There are about 450,000 more registered Democrats than Republicans statewide among the 11.3 million voters but that edge doesn’t guarantee Democrats’ success. Florida helped elect Obama in 2008 but the state also elected Republicans Scott and U.S. Sen. Marco Rubio in 2010 — and Rubio remains a potential vice presidential pick for Mitt Romney.
Democrats will also have to appeal to the growing contingent of more than 2.7 million independent voters and Hispanics who comprise about 13 percent of the state’s voters.
The likely Nelson-Mack race is one of the most closely watched Senate contests nationally. Earlier this year Mack faced attacks from GOP rival George LeMieux stemming from his college days, a messy divorce and consultant work for Hooters. LeMieux dropped out all but assuring Mack an easy win in the scheduled Aug. 14 primary. His opponents are former Rep. Curt Weldon and military retireee and tree farmer Mike McCalister.
Mack has been repeatedly calling Nelson a “liberal” moving in “lockstep” with Obama. Nelson has tried to portray himself as a centrist including his support for extending the Bush tax cuts for everyone making less than $1 million a year (Obama proposes a cut for those earning less than $250,000).
The race between Nelson and Mack is close. A Miami Herald/Tampa Bay Times/Bay News 9 poll released this week showed Nelson leading Mack 47-42. The poll found Barack Obama and Mitt Romney essentially tied with the president leading by one point: 46-45. Nelson said Saturday that he will campaign alongside Obama — he hopes to appear with the President in Orlando Friday.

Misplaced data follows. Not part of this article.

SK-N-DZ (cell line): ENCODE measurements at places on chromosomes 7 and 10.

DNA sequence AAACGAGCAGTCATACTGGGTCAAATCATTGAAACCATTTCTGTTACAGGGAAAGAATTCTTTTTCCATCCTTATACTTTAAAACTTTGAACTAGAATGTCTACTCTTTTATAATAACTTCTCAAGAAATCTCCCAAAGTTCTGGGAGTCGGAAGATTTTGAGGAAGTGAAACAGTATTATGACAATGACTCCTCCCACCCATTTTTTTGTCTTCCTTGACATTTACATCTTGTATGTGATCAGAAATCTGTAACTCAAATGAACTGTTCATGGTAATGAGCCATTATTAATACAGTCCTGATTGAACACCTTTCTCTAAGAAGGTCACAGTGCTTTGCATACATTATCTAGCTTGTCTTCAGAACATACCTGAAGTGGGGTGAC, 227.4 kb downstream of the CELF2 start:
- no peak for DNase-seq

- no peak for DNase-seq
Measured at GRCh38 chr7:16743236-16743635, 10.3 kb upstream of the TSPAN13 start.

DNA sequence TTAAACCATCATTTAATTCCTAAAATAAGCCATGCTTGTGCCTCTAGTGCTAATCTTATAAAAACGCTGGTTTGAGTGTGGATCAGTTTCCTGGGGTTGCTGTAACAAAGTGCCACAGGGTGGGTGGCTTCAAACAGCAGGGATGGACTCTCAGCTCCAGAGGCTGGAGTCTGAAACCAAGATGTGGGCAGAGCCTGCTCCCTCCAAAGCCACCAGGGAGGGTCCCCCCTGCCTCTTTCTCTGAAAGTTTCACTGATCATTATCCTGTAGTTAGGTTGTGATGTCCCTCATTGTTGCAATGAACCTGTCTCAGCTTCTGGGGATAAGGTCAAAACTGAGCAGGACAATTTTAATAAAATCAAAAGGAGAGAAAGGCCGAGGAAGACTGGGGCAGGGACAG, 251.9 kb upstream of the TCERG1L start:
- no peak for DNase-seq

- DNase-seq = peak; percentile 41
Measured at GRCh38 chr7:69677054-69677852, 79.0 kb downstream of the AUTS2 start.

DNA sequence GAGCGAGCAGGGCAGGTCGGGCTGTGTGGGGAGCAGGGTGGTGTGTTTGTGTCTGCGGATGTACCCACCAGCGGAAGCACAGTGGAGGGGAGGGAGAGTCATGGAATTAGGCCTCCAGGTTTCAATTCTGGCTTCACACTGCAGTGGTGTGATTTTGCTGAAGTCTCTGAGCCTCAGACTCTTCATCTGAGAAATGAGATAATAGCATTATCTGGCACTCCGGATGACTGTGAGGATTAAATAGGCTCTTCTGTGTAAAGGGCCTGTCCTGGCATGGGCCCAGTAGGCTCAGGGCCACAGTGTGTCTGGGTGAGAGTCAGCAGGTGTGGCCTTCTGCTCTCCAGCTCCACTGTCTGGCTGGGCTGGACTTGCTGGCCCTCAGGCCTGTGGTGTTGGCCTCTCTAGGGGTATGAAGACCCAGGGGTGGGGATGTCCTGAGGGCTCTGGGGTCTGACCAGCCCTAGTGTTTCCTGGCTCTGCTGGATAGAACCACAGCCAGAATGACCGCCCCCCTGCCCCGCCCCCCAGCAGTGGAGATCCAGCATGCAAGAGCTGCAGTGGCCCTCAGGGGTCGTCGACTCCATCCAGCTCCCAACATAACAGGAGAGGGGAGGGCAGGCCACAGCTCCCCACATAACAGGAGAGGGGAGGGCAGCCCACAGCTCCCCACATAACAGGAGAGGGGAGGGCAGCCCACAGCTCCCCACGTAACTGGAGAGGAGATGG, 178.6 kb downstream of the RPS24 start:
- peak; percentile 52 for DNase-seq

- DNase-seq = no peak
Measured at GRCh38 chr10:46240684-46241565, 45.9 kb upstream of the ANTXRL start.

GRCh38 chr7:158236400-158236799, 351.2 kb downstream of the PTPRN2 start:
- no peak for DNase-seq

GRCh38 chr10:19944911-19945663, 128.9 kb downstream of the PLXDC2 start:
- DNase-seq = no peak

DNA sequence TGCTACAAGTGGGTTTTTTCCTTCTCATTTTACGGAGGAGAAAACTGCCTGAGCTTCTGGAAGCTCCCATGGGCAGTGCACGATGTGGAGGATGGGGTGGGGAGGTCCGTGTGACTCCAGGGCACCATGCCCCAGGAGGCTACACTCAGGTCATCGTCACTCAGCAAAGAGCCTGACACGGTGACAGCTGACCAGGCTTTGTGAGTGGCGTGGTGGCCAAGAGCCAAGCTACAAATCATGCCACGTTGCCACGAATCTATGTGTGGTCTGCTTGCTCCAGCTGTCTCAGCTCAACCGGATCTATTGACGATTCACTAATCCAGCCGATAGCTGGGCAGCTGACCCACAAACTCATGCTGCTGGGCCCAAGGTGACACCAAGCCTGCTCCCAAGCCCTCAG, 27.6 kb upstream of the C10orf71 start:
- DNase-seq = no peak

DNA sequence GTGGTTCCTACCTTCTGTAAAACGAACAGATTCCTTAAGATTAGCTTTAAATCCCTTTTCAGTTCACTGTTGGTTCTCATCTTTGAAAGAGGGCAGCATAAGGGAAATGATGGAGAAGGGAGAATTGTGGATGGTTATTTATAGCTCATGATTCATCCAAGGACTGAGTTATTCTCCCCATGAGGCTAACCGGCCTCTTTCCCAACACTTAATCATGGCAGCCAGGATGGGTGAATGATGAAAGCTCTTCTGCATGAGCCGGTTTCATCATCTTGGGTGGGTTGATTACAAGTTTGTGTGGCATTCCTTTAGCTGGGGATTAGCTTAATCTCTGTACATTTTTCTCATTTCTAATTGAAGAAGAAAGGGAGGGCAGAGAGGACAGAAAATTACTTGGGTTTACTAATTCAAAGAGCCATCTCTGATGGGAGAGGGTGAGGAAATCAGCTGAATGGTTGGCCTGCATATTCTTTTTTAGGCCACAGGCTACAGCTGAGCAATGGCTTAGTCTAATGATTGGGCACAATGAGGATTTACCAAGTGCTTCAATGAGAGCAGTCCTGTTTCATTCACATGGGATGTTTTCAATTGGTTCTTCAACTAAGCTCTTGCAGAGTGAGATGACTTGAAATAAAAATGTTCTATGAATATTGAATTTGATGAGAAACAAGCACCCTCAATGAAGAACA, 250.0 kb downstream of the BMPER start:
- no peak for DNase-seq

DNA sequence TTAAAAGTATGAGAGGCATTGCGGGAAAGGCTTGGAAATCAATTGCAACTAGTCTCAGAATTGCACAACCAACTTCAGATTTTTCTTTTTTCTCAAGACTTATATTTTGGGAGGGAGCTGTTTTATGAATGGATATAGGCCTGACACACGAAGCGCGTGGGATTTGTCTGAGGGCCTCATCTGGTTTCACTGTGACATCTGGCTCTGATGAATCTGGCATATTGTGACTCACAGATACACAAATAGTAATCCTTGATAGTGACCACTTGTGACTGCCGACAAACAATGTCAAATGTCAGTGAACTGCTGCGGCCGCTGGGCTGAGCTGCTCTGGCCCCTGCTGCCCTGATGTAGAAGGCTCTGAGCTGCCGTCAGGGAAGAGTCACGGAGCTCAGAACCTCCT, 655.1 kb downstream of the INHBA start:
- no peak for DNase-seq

Nelson finished June with about $11 million cash on hand while Mack had about $1.3 million however Super PACS could help level the field for Mack. Karl Rove’s American Crossroads recently said it would spend more than $6 million on TV ads to link Nelson to Obama. The keynote speaker was Los Angeles Mayor Antonio Villaraigosa, the Democratic National Convention Committee Chairman.
Nelson was asked if he would campaign on his support for the Affordable Care Act despite a recent Miami Herald/Tampa Bay Times poll that showed a majority of Floridians oppose it. Nelson called it the “best policy for this country” and told a story about how he responded to Floridians at a town hall meeting in northern Florida when he was asked to repeal the law.
“What part would you like me to repeal? Would you like me to repeal the part that allows you to keep your kid on your family’s policy until they are 26? … Repeal the part that says your insurance company can’t cancel you in the middle of treatment? …. Repeal the part that says an insurance company cannot deny you coverage because you have a pre-existing condition?”
Nelson said that the public perception of the law, recently upheld by the U.S. Supreme Court, will change as the public learns more about the law.
Democrats are also hoping to unseat tea party favorite U.S. Rep. Allen West. He was elected in a Broward/Palm Beach district in 2010, but is now running in the newly formed District 18 along the Treasure Coast. Among of his latest controversial remarks about Obama: “He does not want you to have self-esteem of getting up and earning and having that title of American. He’d rather you be his slave.”
West is expected to defeat Martin County Sheriff Robert Crowder in the Republican primary on Aug. 14.
His likely Democratic opponent, businessman Patrick Murphy, has been an impressive fundraiser in his first bid for office. He raised $1.8 million as of the end of March but West has raised more than quadruple that amount.
Murphy is facing two other opponents in the Aug. 14 Democratic primary: retired Miami Beach firefighter Jerry Lee Buechler, of Port St. Lucie, and businessman Jim Horn, of Palm City.